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Trying to compare input to a file containing alert words,

read MYINPUT
alertWords=( `cat "AlertWordList" `)
for X in "${alertWords[@]}"
do
# the wildcards in my expression do not work
if [[ $MYINPUT =~ *$X* ]] 
then
    echo  "#1 matched"
else
    echo  "#1 nope"
fi
done
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3 Answers 3

up vote 1 down vote accepted

I'd avoid =~ here because as FatalError points out, it will interpret $X as a regular expression and this can lead to surprising bugs (especially since it's an extended regular expression, so it has more special characters than standard grep syntax).

Instead, you can just use == because bash treats the RHS of == as a globbing pattern:

read MYINPUT
alertWords=($(<"AlertWordList"))
for X in "${alertWords[@]}"
do
# the wildcards in my expression do work :-)
if [[ $MYINPUT == *"$X"* ]]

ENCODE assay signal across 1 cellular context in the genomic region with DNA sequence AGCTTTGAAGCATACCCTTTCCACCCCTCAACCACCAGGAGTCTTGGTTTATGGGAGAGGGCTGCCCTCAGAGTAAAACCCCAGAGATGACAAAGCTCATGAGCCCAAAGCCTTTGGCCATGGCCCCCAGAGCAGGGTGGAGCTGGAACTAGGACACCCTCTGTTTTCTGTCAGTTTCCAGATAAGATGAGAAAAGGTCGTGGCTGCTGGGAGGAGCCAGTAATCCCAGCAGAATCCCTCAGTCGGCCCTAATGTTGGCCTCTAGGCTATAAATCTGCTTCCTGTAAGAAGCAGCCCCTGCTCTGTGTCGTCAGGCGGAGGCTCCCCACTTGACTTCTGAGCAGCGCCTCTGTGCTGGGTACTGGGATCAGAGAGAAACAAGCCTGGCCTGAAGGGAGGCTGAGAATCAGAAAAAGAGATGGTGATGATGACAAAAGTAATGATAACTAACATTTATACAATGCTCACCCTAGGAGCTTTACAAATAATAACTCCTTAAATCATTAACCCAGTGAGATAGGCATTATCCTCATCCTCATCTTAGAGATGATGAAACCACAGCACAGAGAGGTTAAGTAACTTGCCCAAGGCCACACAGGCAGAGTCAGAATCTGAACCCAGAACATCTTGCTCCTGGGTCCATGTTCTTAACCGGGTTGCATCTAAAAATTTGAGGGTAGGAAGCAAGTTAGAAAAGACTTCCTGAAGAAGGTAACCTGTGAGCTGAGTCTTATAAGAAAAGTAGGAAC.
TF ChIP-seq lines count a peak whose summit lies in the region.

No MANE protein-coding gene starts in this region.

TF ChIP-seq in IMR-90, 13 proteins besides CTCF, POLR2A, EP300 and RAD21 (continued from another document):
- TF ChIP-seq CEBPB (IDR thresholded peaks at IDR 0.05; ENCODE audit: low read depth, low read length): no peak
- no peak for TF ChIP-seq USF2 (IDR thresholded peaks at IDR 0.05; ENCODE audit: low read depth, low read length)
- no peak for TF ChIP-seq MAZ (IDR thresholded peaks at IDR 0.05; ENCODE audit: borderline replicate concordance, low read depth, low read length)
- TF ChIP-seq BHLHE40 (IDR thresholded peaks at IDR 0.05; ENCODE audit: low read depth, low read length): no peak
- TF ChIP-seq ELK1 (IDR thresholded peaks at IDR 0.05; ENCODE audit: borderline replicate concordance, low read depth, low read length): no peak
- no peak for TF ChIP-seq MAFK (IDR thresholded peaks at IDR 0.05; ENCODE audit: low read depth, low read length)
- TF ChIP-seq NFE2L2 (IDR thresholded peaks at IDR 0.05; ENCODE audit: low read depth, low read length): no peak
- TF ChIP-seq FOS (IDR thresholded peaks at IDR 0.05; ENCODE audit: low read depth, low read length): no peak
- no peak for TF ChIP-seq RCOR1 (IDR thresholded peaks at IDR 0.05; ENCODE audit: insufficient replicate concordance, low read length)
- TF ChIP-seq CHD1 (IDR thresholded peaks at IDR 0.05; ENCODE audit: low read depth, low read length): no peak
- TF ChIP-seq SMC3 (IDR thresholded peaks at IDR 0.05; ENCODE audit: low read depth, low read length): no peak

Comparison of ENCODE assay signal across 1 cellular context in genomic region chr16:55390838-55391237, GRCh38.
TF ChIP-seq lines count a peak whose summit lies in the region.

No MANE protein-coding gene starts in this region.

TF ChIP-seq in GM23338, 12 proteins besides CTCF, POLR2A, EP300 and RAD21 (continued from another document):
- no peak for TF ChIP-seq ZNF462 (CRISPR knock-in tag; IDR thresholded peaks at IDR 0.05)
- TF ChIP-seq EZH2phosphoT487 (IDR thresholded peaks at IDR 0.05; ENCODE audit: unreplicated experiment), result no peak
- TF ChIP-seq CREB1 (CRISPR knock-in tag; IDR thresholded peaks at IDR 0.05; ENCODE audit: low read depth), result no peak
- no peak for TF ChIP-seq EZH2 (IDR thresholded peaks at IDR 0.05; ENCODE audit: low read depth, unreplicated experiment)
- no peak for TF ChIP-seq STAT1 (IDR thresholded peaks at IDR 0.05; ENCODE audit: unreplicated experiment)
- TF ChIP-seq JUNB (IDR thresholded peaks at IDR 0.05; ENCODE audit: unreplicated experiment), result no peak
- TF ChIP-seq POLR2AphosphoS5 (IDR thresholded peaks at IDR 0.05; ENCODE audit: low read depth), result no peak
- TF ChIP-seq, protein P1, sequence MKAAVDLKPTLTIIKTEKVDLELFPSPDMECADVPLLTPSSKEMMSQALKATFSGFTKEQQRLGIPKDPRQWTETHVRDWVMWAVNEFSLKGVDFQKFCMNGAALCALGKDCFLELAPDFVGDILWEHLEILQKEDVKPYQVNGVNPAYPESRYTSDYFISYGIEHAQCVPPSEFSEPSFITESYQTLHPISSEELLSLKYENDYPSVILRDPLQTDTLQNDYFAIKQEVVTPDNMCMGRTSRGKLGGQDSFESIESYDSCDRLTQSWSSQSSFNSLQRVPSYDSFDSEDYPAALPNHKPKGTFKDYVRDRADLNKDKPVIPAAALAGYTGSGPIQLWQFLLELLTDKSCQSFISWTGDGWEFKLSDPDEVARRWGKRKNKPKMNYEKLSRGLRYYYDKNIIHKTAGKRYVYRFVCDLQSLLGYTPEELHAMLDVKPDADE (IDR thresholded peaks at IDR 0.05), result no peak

then
    echo  "#1 matched"
else
    echo  "#1 nope"
fi
done

I've also removed a use of cat in your alertWords assignment, as it keeps the file reading inside the shell instead of spawning another process to do it.

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The =~ operator deals with regular expressions, and so to do a wildcard match like you wanted, the syntax would look like:

if [[ $MYINPUT =~ .*$X.* ]]

However, since this is regex, that's not needed, as it's implied that it could be anywhere in the string (unless it's anchored using ^ and/or $, so this should suffice:

if [[ $MYINPUT =~ $X ]]

Be mindful that if your "words" happen to contain regex metacharacters, then this might do strange things.

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If you want to use patterns, not regexes for matching, you can use case:

read MYINPUT
alertWords=( `cat "AlertWordList" `)
for X in "${alertWords[@]}"
do
  # the wildcards in my expression do not work
  case "$MYINPUT" in
    *$X* ) echo "#1 matched" ;;
    * ) echo  "#1 nope" ;;
  esac
done
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